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Wednesday, April 30, 2014

Volkow Speaks Against Marijuana Legalization

Americans' view of marijuana continues to change and more states are considering legalizing the drug. However, there are still a number of experts who believe that legalization may be a poor decision. At a House subpanel hearing, world renowned substance abuse expert Dr. Nora Volkow, urged lawmakers this week to hold off on legalizing marijuana, saying that marijuana can act as a gateway drug.

Volkow is the Director of the National Institute on Drug Abuse (NIDA) and her opinion is highly respected in the field of substance abuse. She said that because of all the reports that show marijuana’s medicinal benefits that many people have the misconception that marijuana is harmless. Volkow claimed that studies show changes in the brain amongst people who use marijuana and that using marijuana may get certain users ready for harder drugs, The Hill reports.

Volkow wrote on NIDA website last year, “Regular marijuana use in adolescence is part of a cluster of behaviors that can produce enduring detrimental effects and alter the trajectory of a young person’s life—thwarting his or her potential. Beyond potentially lowering IQ, teen marijuana use is linked to school dropouts, other drug use, mental health problems, etc. Given the current number of regular marijuana users (about 1 in 15 high school seniors) and the possibility of this number increasing with marijuana legalization, we cannot afford to divert our focus from the central point: Regular marijuana use stands to jeopardize a young person’s chances of success—in school and in life.”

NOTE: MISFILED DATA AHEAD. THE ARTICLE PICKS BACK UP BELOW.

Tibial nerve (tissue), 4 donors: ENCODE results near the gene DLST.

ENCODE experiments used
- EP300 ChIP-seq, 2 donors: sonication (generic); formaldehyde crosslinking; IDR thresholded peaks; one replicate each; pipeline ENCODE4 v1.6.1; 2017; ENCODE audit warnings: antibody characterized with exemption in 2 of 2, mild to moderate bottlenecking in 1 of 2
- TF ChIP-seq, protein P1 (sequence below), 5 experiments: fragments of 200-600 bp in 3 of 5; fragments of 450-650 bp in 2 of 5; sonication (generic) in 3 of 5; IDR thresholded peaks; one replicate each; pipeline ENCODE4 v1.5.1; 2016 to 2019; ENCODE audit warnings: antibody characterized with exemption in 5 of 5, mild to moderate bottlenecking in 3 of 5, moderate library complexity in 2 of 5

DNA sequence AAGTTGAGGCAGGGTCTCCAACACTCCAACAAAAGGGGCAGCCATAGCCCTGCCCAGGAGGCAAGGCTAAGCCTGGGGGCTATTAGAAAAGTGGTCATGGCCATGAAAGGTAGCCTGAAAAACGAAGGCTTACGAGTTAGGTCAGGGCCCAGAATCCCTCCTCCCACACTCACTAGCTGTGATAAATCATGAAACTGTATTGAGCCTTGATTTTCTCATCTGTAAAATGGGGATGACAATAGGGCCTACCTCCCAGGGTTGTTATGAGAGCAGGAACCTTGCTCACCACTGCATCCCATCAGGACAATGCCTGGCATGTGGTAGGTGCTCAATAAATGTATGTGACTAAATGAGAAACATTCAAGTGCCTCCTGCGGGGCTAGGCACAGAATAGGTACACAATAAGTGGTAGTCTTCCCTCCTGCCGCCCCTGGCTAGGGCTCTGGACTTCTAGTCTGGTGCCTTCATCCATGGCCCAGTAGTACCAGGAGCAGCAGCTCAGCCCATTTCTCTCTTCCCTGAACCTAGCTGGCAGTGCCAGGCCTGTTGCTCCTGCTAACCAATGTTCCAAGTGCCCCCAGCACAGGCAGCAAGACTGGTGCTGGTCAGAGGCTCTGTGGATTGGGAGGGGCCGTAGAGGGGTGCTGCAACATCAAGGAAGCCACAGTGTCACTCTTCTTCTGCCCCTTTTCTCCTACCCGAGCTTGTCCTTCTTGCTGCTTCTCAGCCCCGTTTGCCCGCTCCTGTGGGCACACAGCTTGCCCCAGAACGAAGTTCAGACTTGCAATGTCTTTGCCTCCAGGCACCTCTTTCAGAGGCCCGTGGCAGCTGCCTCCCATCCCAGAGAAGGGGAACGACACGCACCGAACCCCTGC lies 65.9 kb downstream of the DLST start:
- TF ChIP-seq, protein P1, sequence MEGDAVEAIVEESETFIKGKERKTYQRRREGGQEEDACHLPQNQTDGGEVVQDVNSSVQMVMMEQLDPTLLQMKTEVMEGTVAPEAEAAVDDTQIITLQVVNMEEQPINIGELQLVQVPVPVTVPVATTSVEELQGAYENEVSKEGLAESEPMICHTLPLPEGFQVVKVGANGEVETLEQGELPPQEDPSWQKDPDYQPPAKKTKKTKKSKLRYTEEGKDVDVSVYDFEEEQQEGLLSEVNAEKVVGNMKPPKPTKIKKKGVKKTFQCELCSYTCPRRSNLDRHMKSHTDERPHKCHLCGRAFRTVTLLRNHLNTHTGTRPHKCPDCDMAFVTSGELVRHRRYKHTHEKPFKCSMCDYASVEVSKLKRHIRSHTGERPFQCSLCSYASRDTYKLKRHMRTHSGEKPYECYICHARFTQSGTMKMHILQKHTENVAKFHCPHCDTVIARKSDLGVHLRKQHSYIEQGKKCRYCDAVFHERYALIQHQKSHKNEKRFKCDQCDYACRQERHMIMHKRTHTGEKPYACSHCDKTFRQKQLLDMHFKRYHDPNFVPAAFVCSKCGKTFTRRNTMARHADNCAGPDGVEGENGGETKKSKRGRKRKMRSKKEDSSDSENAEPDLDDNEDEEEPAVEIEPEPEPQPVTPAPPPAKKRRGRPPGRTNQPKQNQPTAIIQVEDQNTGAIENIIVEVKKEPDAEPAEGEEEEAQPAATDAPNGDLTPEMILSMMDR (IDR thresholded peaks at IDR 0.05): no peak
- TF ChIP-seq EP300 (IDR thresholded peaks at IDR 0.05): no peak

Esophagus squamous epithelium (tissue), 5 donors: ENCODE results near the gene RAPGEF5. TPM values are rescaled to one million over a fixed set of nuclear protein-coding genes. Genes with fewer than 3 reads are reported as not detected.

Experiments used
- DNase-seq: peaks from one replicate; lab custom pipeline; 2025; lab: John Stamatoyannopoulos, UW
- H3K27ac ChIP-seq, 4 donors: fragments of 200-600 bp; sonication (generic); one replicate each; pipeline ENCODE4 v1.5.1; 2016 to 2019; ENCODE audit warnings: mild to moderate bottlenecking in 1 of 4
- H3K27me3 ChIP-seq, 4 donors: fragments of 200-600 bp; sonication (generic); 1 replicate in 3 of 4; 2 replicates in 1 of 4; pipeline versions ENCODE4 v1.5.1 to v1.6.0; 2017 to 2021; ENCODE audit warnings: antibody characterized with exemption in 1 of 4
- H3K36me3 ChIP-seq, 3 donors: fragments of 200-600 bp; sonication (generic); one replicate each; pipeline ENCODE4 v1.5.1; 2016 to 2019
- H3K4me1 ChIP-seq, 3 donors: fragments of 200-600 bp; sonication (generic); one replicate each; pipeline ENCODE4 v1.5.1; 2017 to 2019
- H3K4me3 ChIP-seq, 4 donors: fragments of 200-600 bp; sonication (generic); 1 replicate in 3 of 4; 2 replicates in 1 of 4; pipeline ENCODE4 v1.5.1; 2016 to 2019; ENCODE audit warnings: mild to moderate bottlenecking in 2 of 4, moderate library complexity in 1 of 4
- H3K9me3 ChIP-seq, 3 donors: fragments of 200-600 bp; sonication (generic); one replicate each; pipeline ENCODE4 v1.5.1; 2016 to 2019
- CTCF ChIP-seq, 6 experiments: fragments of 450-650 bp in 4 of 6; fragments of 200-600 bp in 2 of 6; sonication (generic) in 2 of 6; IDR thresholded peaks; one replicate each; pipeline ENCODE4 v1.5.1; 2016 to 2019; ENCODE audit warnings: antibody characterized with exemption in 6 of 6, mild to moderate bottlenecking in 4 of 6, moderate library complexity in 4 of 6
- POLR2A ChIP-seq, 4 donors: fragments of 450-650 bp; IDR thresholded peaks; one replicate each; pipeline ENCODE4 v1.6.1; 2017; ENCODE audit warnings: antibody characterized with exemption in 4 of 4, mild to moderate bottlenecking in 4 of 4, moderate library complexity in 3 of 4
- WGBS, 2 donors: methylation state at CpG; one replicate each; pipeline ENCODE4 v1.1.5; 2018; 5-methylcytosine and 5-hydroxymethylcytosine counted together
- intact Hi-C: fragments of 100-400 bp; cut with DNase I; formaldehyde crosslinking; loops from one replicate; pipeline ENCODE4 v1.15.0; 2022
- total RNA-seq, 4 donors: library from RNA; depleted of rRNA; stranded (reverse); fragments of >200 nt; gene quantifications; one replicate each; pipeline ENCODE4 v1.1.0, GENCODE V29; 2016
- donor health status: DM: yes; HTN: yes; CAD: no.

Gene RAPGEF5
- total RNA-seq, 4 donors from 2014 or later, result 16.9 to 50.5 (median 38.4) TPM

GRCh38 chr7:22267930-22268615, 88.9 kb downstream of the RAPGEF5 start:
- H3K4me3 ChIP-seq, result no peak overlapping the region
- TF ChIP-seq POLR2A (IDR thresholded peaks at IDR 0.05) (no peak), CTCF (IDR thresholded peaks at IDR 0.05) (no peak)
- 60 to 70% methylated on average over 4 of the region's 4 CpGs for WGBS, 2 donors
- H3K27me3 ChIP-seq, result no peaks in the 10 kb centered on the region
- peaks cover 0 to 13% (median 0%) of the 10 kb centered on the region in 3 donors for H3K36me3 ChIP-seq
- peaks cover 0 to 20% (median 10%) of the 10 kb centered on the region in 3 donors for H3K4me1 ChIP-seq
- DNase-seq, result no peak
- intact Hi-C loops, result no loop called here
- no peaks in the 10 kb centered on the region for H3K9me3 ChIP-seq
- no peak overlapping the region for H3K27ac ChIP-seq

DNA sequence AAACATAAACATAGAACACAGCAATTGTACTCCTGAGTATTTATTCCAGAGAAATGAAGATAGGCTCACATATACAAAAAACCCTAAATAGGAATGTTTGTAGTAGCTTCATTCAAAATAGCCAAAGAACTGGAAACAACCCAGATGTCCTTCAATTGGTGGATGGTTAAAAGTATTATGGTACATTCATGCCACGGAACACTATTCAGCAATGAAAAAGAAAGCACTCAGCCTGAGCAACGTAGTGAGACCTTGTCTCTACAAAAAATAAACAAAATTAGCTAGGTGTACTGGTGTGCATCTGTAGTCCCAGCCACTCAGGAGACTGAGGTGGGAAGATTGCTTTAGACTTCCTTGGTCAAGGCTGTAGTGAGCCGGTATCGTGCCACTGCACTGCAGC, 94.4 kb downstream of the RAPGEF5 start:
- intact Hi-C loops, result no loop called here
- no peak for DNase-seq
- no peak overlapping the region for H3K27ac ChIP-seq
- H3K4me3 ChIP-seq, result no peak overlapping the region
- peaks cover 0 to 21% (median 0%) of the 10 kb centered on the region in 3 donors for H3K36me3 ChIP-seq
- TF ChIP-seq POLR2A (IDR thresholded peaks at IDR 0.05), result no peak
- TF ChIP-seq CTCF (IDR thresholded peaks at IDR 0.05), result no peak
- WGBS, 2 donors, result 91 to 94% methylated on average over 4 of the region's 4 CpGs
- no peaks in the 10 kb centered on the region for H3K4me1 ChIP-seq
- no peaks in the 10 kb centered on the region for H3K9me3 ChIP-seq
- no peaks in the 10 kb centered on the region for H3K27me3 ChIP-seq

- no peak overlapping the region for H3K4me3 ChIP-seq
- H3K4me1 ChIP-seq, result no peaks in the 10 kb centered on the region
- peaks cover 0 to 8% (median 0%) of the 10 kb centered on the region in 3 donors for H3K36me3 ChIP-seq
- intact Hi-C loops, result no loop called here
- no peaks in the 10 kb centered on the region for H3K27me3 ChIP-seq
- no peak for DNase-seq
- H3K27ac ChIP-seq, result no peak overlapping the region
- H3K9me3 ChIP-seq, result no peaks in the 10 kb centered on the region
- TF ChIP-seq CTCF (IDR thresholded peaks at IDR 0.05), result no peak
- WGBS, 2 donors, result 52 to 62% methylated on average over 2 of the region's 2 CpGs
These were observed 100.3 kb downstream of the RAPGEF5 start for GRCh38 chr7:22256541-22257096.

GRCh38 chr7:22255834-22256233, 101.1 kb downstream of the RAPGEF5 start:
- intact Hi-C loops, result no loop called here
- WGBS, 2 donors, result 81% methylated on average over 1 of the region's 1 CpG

Whatever one’s view on marijuana, it is hard to argue with the fact that more research is needed before the United States moves forward with legalization. However, opposing marijuana legalization is difficult while alcohol continues to be a legal substance despite the negative health consequences that go with it.

Monday, April 28, 2014

National Rx Drug Abuse Summit PDMP Report

A meeting of more than 75 medical insurers, federal agency leaders and state Prescription Drug Monitoring Program (PDMP) administrators took place at the National Rx Drug Abuse Summit in Atlanta. One of the major issues discussed was better methods for utilizing prescription drug databases in order to prevent “doctor shopping” and reduce overdoses. A report by the Prescription Drug Monitoring Program (PDMP) Center of Excellence at Brandeis University, showed how health insurers could reduce overdoses by using state prescription monitoring databases.

As of right now most prescription drug databases are not connected and are managed on a state level, by sharing data between prescription monitoring databases, insurers would be able to detect inappropriate prescribing and dispensing, according to the report.

In most cases, insurance programs only look at data about prescriptions for which their particular plans have paid, MedicalXpress reports. However, PDMPs provide a complete outpatient prescription history for controlled substances. If all of their enrollees’ activity was visible to the insurer, it would allow them to spot patients who are “doctor shopping”, according to the report.

“At a time when the misuse and abuse of prescription opioids has reached epidemic levels, it’s important that third party payers be able to use states’ prescription monitoring data to make sure these drugs are prescribed appropriately,” Peter Kreiner, Principal Investigator of the Prescription Drug Monitoring Program Center of Excellence, said in a news release.